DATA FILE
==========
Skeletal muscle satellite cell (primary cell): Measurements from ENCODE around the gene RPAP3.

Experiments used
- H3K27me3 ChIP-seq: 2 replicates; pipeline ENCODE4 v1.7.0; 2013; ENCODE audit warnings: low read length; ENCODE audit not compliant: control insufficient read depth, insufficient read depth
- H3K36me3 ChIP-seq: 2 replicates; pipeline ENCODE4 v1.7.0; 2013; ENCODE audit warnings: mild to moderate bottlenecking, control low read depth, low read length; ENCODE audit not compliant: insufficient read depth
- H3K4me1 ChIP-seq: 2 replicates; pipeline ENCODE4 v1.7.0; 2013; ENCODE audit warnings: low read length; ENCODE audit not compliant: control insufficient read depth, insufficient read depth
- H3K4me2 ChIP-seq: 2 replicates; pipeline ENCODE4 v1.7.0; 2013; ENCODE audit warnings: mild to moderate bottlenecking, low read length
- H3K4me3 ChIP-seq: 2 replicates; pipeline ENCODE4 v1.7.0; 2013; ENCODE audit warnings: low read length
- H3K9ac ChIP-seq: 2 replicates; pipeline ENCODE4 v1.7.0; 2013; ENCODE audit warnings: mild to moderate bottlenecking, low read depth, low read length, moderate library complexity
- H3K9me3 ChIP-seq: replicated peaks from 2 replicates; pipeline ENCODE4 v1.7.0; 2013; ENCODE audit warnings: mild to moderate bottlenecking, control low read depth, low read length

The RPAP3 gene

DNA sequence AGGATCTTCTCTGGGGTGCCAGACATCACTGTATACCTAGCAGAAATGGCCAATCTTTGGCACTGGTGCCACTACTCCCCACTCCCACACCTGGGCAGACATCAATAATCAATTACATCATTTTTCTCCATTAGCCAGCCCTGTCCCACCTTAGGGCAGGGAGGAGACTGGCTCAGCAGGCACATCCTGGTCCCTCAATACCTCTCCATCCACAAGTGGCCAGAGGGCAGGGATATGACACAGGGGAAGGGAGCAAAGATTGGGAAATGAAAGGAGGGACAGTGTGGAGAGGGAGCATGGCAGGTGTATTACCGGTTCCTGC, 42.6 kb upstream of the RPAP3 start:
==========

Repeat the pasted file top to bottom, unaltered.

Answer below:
Skeletal muscle satellite cell (primary cell): Measurements from ENCODE around the gene RPAP3.

Experiments used
- H3K27me3 ChIP-seq: 2 replicates; pipeline ENCODE4 v1.7.0; 2013; ENCODE audit warnings: low read length; ENCODE audit not compliant: control insufficient read depth, insufficient read depth
- H3K36me3 ChIP-seq: 2 replicates; pipeline ENCODE4 v1.7.0; 2013; ENCODE audit warnings: mild to moderate bottlenecking, control low read depth, low read length; ENCODE audit not compliant: insufficient read depth
- H3K4me1 ChIP-seq: 2 replicates; pipeline ENCODE4 v1.7.0; 2013; ENCODE audit warnings: low read length; ENCODE audit not compliant: control insufficient read depth, insufficient read depth
- H3K4me2 ChIP-seq: 2 replicates; pipeline ENCODE4 v1.7.0; 2013; ENCODE audit warnings: mild to moderate bottlenecking, low read length
- H3K4me3 ChIP-seq: 2 replicates; pipeline ENCODE4 v1.7.0; 2013; ENCODE audit warnings: low read length
- H3K9ac ChIP-seq: 2 replicates; pipeline ENCODE4 v1.7.0; 2013; ENCODE audit warnings: mild to moderate bottlenecking, low read depth, low read length, moderate library complexity
- H3K9me3 ChIP-seq: replicated peaks from 2 replicates; pipeline ENCODE4 v1.7.0; 2013; ENCODE audit warnings: mild to moderate bottlenecking, control low read depth, low read length

The RPAP3 gene

DNA sequence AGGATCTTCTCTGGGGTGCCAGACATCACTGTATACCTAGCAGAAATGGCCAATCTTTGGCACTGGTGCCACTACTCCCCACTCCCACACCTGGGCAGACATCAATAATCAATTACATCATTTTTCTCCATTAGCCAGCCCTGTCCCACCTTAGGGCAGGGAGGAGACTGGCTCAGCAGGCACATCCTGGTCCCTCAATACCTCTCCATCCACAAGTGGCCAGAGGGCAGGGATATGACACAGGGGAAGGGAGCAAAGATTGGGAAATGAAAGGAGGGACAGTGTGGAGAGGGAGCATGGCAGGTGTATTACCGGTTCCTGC, 42.6 kb upstream of the RPAP3 start: